Bill McBirnie’s flute playing skills have carried him to a lofty perch in the modern musical world. He’s earned a bevy of awards, shared his knowledge as both a teacher and mentor, and worked with some of the most respected musicians in the world such as Sir James Galway. His flute records, released via CDBaby and iTunes, are popular recordings in the flute community. The publication of The Technique and Theory of Improvisation, in some ways, seems like a crowning achievement for McBirnie’s career thus far as it documents his talents at a significant depth for modern musicians and future readers as well.


It is a result, as well, of his passion for the art. McBirnie wrote this book with two purposes in mind; he wanted to address the lack of teaching materials for those aiming to play flute in non-classical and counteract the veritable flood of material on improvisation McBirnie feels steers musicians in the wrong direction. He prioritizes clarity and concision in his presentation of technique and theory; the book, by any measure, succeeds in that regard. The book’s length, fewer than two hundred pages, reflects this brevity as well.

McBirnie draws from his long experience as a working musician and numerous songs over the course of the book. He has a measured tone as an instructive presence; there’s never any sense of “talking down” to the reader and McBirnie discusses potentially complex musical ideas with a laser focus on untangling them in a way easy for readers to follow. This is most helpful when McBirnie dives into topics like theory; it provides musicians and students with a philosophical underpinning for their art they may not possess before reading this text.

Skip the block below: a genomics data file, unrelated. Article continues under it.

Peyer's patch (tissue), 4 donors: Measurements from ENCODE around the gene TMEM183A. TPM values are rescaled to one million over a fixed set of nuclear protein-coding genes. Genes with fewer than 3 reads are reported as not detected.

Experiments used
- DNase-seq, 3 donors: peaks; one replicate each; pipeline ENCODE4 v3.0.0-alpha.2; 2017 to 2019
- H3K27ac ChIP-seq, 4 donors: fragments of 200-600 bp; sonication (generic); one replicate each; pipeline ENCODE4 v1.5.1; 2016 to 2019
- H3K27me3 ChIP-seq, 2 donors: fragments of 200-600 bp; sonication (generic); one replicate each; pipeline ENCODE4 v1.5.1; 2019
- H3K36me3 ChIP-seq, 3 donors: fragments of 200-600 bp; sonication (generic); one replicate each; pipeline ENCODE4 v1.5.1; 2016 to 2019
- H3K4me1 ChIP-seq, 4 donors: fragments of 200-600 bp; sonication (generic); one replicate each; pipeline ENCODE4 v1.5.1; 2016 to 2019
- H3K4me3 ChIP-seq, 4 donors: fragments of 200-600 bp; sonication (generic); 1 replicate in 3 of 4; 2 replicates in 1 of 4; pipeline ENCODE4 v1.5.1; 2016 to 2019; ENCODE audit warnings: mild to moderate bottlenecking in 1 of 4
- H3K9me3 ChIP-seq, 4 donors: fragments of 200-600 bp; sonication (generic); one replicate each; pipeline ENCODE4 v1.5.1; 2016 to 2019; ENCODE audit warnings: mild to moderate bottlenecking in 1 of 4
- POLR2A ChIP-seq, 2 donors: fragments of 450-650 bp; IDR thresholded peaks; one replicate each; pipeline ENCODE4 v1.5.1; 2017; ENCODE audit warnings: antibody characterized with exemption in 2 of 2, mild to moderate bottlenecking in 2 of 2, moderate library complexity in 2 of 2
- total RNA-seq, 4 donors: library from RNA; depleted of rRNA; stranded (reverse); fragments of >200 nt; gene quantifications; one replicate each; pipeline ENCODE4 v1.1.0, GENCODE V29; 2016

The book’s structure unfolds in a coherent manner as well. He breaks up the book’s presentation into five distinct sections along with an array of accompanying supplementary material. Readers will have few if any quibbles about how he organizes the material. The visual material included in the text, sheet music and lists of various sorts among them, is never distracting and, instead, adds a great deal to the book’s instructional qualities. The vast majority of readers will feel, long before the book concludes, that McBirnie has more than accomplished his aforementioned goals.


The Technique and Theory of Improvisation is a weighty title for a work with an agreeable conversational surface. McBirnie deservers considerable praise for his ability to boil down important aspects of musical presentation in a way that never sounds pretentious or high-handed; the effect, ultimately, is one of sharing private instructional time with McBirnie and this feeling of intimacy makes the book’s lessons all the more impactful. Artists give back to their creative communities in many different ways and McBirnie’s contributions to the world of flute playing and overall modern musical scene will stand out for many years to come. I cannot imagine a time when this book will read as dated or superfluous; Bill McBirnie has written an enduring handbook for musicians that you can return to time after time.

Garth Thomas